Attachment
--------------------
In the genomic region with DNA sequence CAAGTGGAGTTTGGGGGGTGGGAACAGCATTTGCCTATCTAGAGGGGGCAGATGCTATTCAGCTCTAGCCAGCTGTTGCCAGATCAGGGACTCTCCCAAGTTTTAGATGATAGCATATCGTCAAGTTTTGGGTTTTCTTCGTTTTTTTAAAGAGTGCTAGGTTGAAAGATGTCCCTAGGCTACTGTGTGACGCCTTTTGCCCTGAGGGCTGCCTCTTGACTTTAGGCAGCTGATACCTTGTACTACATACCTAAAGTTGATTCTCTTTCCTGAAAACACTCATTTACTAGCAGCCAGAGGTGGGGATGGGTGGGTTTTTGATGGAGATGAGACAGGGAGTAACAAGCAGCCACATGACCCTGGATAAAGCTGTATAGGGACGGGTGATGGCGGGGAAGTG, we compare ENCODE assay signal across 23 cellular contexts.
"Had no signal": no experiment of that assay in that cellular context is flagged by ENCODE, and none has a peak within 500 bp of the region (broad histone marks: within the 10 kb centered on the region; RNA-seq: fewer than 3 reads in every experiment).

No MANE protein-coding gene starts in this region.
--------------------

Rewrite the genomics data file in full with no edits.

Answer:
In the genomic region with DNA sequence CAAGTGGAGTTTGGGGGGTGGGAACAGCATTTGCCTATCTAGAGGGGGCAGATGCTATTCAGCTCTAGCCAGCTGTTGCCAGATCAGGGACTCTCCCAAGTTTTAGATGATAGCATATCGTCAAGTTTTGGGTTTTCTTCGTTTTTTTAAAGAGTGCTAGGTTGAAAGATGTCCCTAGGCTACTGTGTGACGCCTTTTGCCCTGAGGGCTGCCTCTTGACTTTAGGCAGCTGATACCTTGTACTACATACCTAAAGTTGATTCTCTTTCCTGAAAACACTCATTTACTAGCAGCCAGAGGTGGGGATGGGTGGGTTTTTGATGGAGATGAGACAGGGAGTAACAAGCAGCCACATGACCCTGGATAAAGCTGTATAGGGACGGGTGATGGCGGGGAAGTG, we compare ENCODE assay signal across 23 cellular contexts.
"Had no signal": no experiment of that assay in that cellular context is flagged by ENCODE, and none has a peak within 500 bp of the region (broad histone marks: within the 10 kb centered on the region; RNA-seq: fewer than 3 reads in every experiment).

No MANE protein-coding gene starts in this region.